We carefully move through the worst of it (the rotten bit) and down we go (1st 100 yards or less)! On the ground already! Not for long, though, as just around the bend it forces us back up—and, I mean, literally we are climbing. This was to be the nature of the majority of the canyon. It had lots of downs and ups and a surprising amount of ground to stand on. The rests sure came with a price though which was mostly paid for with lots of energy and muscle expenditure going back up.

At one point, we had acknowledged at least 5 serious climbs, but I’d guess it was more like 10 by the time it was said and done. I don’t think any of them were harder then 5.9 or maybe even 5.8??? But they sure took lots of work and were very long and unprotected for the majority. I’m sure they could be harder for some people as different people do things different ways (body proportions and having a realistic body image play a big role too).

The canyon had 3 stemming sections with a little bit of open riparian features near the bottom. The upper 2 are for sure the real deal, X–rated goodness (WTF is XX anyway, I thought X was fall and be seriously injured/dead). Both are very physical and scary as the walls are unfriendly to travel (steep walls, very little to work with most of the time, sand and exploding moki balls, rotten stretches, silos, etc.). Oh, and don’t let me downplay the exposure—it is rarely fleeting especially with all of the climbing.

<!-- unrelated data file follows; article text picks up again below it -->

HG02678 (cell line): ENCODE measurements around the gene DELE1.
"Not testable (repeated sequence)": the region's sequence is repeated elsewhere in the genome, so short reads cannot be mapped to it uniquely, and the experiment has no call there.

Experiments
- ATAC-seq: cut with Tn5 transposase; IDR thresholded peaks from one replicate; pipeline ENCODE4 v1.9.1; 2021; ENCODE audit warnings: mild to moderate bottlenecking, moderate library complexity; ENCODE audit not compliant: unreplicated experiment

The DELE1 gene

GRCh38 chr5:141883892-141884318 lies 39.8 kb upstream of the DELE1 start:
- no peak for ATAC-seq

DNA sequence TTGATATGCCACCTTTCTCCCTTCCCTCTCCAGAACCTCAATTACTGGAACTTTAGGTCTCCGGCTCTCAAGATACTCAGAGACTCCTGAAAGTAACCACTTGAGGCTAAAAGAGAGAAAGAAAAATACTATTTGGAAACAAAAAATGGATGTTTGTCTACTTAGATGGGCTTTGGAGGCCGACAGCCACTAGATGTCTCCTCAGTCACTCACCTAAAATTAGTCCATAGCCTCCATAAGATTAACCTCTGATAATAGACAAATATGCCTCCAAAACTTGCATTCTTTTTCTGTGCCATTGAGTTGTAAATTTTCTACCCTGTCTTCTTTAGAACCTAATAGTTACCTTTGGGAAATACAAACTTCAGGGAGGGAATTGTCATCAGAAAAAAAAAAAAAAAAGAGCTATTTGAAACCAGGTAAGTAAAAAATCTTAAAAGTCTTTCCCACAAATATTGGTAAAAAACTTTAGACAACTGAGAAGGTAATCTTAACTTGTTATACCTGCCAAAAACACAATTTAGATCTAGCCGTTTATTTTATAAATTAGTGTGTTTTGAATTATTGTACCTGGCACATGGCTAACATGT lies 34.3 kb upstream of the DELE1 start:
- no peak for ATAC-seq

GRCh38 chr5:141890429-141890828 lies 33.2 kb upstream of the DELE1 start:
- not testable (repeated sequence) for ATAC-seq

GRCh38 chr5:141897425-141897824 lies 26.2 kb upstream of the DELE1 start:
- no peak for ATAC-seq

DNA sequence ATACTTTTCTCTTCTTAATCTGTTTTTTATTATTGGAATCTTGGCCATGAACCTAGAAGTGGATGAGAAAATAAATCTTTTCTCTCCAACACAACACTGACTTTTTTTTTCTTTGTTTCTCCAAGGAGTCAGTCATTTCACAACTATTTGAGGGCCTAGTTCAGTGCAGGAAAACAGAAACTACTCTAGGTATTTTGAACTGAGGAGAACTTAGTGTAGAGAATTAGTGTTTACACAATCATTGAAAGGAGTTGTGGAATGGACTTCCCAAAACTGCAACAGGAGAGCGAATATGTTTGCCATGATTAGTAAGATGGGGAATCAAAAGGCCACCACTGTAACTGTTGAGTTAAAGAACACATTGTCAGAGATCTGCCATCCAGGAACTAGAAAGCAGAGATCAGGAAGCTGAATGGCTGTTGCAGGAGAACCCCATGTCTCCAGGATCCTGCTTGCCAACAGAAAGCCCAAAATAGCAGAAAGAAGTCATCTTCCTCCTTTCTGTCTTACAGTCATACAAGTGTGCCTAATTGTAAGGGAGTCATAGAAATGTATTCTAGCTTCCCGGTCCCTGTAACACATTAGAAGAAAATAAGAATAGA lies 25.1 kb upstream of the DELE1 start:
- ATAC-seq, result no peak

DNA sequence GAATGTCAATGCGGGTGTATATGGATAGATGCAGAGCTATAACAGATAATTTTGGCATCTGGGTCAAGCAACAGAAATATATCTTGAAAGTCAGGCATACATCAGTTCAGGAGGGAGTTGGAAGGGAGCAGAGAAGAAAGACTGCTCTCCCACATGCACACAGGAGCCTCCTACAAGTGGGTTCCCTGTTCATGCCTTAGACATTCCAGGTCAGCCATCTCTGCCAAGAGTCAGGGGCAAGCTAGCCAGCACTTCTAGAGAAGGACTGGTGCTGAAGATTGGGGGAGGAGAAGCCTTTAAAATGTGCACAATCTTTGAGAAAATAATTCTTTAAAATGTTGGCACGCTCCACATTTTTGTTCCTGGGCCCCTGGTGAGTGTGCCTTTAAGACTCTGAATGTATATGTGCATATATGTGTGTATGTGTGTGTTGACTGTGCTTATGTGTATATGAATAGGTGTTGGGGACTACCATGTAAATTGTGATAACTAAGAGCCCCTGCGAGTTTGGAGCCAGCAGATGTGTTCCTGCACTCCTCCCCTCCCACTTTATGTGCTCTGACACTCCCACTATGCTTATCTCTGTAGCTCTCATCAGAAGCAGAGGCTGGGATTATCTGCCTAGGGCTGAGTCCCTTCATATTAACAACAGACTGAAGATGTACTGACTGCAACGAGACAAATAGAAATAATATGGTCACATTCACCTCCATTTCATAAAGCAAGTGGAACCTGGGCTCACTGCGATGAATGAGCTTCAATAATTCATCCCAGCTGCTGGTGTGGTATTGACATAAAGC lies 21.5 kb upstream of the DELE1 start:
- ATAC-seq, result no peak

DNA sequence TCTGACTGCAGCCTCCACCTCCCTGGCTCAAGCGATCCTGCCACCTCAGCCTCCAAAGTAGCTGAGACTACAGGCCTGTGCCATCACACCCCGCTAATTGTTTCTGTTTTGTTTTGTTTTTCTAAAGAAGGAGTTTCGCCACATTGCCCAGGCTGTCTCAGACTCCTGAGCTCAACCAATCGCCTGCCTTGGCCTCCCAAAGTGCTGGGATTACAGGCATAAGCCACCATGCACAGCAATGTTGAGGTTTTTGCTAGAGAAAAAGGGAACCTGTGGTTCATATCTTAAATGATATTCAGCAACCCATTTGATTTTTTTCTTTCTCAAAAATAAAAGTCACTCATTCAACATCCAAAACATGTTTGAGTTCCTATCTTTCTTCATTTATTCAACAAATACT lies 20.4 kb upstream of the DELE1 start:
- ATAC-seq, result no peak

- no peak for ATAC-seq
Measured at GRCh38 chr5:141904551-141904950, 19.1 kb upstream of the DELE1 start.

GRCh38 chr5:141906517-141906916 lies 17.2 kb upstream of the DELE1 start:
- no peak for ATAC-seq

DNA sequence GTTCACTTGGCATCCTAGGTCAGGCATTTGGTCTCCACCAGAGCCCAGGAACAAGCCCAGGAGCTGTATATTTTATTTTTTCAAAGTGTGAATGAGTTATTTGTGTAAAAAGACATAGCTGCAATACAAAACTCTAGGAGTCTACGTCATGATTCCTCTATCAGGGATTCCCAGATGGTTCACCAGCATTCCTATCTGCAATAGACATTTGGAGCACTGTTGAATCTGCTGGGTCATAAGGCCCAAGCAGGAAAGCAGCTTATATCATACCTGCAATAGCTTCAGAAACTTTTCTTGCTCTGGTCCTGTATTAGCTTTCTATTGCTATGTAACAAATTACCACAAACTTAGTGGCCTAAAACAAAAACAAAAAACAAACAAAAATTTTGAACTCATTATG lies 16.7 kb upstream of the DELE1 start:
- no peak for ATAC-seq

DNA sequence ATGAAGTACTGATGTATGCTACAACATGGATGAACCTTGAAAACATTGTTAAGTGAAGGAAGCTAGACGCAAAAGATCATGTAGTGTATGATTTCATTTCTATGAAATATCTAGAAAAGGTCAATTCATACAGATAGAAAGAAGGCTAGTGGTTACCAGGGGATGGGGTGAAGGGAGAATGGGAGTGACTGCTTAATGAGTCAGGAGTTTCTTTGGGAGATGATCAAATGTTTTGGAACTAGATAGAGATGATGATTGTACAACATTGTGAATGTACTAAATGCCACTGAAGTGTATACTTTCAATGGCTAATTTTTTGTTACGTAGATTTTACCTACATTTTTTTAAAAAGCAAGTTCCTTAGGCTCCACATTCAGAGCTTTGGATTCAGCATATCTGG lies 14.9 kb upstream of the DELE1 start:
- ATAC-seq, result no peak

I was getting pretty worked because I wore fleece pants under my shorty and jeans, thus overheating and dehydrating. Also I carried a trout in there and less snacks because of it and, alas, found no time or place to enjoy it until the end. The problem was that there is still a section of R–rated stemming after all of this madness! The stemming in this section is mostly a lot lower but still a lot of work. I definitely felt like I was near ‘hitting the wall’ and I wanted it to be over. My partners coaxed me to eat but I didn’t feel I could digest anything. And if I could, it was a loss of energy diverted to doing so. Luckily for me, Stevee B forced some water and power shots down me (thank you a ton). We powered through it and it was essentially over!